Google brings down the stratosphere to test Project Loon

JC Torres - Nov 25, 2015, 4:00 am CDT
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Google brings down the stratosphere to test Project Loon

In order for Project Loon to be successful in bringing Internet connectivity to places where it is normally unavailable, the balloons that carry the equipment to make that possible need to survive up in the air for weeks, months even. That itself is already a challenge, but trying to craft a balloon down here on earth that will survive way up there is almost next to impossible. That is, without trying to pluck a piece of heaven in order to test the extreme conditions that balloons will experience in Earth’s stratosphere.

Testing a balloon that will traverse the stratosphere for months is certainly a curious puzzle. Balloons are produced down here on earth, usually at room temperature, but they are exposed to extreme temperatures as low as 60 degrees Celsius. On the other hand, one can test a patch of the balloon’s material and subject it to such stress tests. But a single piece will behave differently compared to the whole shebang. It would seem that the best test of a whole balloon would be to actually set it flying to the stratosphere, but that is expensive, impractical, and slow. Good thing then, that Google has found a way to do the reserve and actually bring a portion of the stratosphere down to earth to test an inflated balloon under such harsh conditions.

Of course, Google isn’t literally taking a piece of the stratosphere, as if that were possible. Instead, they have enlisted the help of McKinley Climatic Laboratories in Florida, who specializes in doing just that. It has a ginormous hangar that can reproduce extreme cold temperature right here on the ground. The lab has employed by the US Air Force to test its own planes under those conditions and now Google is doing the same for more peaceful and humanitarian purposes.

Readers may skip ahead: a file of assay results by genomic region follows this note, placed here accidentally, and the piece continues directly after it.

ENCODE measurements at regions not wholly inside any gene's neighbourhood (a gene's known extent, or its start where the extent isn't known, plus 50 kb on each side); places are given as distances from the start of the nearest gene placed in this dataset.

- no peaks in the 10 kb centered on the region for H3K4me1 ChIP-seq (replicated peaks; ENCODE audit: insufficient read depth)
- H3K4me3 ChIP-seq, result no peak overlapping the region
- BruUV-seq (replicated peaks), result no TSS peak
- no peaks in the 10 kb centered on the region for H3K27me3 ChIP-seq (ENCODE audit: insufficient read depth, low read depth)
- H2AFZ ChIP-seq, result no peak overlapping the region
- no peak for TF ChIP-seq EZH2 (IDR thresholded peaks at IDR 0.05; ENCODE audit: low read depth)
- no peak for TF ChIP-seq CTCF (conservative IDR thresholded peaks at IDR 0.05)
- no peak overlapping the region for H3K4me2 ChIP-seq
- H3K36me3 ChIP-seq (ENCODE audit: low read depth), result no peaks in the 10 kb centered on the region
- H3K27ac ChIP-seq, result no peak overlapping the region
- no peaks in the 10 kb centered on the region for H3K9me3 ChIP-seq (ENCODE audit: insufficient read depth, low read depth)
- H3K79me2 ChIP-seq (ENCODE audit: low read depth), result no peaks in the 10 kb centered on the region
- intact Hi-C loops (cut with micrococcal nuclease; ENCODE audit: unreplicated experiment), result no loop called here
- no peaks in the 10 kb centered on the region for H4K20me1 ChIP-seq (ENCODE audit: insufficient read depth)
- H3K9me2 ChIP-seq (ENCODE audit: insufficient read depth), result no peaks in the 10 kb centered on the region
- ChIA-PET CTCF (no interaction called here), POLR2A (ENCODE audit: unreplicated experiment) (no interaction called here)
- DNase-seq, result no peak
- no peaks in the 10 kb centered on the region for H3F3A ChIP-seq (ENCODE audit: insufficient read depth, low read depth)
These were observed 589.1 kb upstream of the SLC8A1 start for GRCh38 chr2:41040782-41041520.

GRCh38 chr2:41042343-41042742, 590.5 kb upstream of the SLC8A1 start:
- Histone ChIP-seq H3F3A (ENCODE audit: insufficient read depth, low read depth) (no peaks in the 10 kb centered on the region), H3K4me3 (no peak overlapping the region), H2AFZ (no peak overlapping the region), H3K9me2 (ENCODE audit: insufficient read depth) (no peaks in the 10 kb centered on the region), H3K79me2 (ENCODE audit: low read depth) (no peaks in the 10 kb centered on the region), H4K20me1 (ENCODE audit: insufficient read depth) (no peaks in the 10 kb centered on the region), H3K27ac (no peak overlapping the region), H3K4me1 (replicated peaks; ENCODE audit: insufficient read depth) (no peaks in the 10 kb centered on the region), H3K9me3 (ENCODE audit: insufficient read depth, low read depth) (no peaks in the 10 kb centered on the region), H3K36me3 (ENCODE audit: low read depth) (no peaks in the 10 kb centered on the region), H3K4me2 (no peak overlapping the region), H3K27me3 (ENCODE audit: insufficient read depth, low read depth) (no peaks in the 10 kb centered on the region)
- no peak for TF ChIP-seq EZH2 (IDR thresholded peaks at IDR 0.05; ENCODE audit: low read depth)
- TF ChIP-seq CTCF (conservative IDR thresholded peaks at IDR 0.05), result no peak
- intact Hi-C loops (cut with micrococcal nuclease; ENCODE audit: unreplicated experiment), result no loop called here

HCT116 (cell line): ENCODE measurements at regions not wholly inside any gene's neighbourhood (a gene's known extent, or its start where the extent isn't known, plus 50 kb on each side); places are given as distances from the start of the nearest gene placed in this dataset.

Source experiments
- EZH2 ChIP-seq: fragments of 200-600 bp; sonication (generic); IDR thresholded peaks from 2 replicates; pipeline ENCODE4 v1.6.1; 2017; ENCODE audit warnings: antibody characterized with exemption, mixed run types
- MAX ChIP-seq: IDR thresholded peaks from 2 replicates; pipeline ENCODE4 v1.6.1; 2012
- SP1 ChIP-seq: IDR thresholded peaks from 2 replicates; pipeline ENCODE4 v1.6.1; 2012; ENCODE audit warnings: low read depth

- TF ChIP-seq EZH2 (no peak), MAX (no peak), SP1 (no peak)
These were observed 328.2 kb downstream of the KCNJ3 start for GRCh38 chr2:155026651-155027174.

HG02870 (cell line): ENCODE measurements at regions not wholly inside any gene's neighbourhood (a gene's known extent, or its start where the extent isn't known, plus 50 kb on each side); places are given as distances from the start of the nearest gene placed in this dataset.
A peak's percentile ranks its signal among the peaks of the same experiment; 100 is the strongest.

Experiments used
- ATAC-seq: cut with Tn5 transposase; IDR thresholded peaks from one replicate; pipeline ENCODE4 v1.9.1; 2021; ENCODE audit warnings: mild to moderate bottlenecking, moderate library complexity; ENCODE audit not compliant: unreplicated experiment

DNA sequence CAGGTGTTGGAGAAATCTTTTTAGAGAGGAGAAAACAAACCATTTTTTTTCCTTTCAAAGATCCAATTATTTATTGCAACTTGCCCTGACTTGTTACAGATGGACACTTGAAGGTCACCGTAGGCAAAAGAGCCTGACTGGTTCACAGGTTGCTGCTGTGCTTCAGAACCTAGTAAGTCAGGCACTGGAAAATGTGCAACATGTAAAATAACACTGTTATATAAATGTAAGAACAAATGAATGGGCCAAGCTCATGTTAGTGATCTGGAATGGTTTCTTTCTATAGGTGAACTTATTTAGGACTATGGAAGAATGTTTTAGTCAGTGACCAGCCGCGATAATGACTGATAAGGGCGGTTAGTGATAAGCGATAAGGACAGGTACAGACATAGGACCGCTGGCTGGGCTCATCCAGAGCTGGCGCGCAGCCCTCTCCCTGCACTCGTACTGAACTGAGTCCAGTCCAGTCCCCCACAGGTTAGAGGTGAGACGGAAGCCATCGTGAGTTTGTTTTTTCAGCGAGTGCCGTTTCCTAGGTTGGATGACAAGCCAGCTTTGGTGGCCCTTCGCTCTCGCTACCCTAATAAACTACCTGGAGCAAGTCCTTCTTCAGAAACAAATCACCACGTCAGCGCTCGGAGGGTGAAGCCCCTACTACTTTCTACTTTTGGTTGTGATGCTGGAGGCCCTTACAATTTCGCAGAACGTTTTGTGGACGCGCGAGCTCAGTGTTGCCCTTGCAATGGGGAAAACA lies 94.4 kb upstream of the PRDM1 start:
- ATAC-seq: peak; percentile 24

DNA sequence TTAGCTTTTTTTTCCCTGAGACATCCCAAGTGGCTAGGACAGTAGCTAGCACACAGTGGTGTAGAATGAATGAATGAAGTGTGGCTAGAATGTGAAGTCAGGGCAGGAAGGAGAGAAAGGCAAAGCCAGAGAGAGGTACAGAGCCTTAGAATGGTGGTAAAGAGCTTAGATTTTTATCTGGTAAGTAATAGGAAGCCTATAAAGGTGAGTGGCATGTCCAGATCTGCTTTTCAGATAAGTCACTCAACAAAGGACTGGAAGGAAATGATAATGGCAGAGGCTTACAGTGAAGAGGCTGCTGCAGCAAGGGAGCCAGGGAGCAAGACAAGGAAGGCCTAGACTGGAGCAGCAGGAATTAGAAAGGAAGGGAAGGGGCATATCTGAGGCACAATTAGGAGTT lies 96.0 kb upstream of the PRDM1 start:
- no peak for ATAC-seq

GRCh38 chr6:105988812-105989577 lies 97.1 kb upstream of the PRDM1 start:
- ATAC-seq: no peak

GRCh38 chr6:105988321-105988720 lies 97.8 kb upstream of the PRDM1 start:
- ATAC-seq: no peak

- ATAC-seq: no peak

Google is interested in two things. The first is how the shifting of temperature, between the sun heating up and expanding the balloon by day and the cold of night, would affect the balloon. The second is just how much inflation balloons can take before bursting and where the bursting first occurs. Data harvested from these tests have helped Google refine not just its materials but also its manufacturing process. Now a balloon can be made with just two people manning the process, a huge efficiency boost over their previous system.

In the end, all of these are being done in order to increase the survivability of the balloons in the sky, so that they can bring a bit of Internet heaven back down to earth.

SOURCE: +Project Loon


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